The Poole model extends the IS-LM
model to include uncertainty or shocks. If there were no shocks either setting
i, interest rates, or M, money supply, would achieve the target Y, GDP, there
is no problem over the choice of monetary instrument. But, setting M requires
additional knowledge of money demand, whereas i only requires knowledge of the
IS curve. The aim of Monetary Authority is to minimize output volatility (Poole,
1970), the difference in output volatility between the two regimes generally
depends on certain characteristics of the economy. The Central Bank can either
choose to set the stock of money and let the interest rate be decided by the
interaction of money demand and supply, or it can set the interest rate and let
the supply of money be determined by the demand for money.
The IS curve is defined as Y=a0+a1r+m and the LM curve is defined as M= b1+b1 Y+b2r+n. M and Y are defined as the
logarithms of money supply and output. b0, b1, b2, a0 and a1 are
parameters and r is the interest rate. There are three standard assumptions
which apply: b1 >0, b2 su then an interest rate rule would be
preferred. Money supply rule versus interest rate rule is highly dependent on
the model parameters
b1 and the volatility of n and m, empirical evidence should also be used if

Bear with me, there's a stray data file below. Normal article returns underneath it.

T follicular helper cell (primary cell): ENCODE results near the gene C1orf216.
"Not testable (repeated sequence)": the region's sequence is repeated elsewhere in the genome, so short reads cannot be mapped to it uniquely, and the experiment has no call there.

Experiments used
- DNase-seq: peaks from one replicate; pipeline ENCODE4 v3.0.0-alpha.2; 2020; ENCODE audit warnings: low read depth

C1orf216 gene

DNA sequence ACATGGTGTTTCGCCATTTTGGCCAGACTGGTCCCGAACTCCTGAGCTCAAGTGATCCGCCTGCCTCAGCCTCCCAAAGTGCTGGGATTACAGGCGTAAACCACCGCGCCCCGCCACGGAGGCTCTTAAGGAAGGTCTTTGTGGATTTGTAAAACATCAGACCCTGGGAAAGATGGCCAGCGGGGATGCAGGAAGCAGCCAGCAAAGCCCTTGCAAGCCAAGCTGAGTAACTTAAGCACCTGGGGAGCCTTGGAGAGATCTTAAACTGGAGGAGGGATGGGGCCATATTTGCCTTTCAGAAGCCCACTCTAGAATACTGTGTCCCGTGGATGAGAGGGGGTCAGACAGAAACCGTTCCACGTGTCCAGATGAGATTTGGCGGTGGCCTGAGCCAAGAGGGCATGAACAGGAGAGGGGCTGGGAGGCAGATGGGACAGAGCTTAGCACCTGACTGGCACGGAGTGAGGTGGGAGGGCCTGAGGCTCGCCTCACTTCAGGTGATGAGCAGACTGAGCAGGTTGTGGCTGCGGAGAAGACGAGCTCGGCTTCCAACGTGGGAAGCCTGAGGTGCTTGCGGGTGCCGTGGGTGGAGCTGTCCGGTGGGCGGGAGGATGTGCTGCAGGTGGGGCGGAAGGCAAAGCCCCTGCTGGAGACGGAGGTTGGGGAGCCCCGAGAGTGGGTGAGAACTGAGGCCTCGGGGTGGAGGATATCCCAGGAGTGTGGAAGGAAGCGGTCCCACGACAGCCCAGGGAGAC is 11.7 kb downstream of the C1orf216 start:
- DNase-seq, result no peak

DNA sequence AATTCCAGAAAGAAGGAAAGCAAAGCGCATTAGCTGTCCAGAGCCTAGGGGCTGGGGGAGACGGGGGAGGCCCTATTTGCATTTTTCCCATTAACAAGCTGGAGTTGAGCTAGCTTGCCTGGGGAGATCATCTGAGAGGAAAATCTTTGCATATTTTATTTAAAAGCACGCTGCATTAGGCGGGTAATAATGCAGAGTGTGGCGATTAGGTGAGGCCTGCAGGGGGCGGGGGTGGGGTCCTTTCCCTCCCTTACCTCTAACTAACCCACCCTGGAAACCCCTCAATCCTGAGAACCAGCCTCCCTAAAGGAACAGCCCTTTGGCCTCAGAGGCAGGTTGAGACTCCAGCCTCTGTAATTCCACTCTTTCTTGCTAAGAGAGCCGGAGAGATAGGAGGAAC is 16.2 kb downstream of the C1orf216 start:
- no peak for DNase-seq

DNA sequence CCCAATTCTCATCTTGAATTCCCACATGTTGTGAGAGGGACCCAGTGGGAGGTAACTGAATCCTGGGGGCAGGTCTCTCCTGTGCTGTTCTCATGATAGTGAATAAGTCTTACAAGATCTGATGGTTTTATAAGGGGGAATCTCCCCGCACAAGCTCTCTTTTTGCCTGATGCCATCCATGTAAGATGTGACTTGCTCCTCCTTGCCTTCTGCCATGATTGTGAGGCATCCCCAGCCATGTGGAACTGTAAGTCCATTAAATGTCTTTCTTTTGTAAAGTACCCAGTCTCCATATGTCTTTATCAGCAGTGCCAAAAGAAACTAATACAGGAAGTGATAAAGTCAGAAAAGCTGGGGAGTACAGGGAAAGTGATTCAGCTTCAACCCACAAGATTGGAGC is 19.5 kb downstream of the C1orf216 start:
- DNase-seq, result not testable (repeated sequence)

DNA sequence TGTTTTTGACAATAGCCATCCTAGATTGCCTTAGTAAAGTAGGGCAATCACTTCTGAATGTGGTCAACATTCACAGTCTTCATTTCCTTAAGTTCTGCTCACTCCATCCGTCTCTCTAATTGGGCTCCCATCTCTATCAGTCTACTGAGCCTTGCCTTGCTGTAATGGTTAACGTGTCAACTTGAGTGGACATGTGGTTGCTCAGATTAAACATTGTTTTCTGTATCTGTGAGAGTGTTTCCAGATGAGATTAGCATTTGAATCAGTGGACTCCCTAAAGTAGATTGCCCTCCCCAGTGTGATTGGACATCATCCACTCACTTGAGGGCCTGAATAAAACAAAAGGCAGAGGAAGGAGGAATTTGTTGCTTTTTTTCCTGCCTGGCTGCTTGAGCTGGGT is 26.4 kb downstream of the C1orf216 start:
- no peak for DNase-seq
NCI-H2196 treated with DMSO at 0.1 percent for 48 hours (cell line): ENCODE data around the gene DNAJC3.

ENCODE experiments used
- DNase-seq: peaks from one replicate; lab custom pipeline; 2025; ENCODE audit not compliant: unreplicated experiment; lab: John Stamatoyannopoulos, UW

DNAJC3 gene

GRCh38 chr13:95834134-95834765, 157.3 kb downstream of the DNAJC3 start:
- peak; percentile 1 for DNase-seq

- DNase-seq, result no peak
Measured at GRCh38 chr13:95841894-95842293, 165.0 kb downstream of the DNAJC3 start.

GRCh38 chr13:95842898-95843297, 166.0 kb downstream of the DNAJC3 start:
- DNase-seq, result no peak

possible to back up the claim for the use of either rule.
policy may also be used by policymakers in an attempt to stabilize the economy.
This is done through either increasing or decreasing government spending or
raising or lowering taxes. Lowering taxes can help to improve consumption in an
economy and thus increase aggregate demand. If the tax cuts are financed by
reductions in unproductive government spending this can boost output. However,
if the they are not financed through tax cuts this will lead to an increase in government
borrowing, which will hinder economic growth in the long run. One of the big
advantages of using fiscal policy over monetary policy is that the effect is
felt much sooner in the economy compared to monetary policies which have large
time lags (Gruen, Romalis and Chandra, 1999). Increasing government spending is
very beneficial if the economy experiences an unexpected shock to investment,
this could be due to firms having a pessimistic view of the economy. The aim of
this is to stimulate the economy and bring output back to the equilibrium level,
however if the government does not have large reserves and has to borrow to
finance this it may not be the best option.
conclusion, to reduce volatility central banks must identify whether the shock
is coming from the money markets or the real economy. If the economy is
experiencing money demand shocks fixing the interest rate is a better choice as
it fixes output and the volatility in financial markets does not matter.
However, if the economy is experiencing private spending shock fixing money
supply is the preferred choice as it acts as an automatic stabilizer of the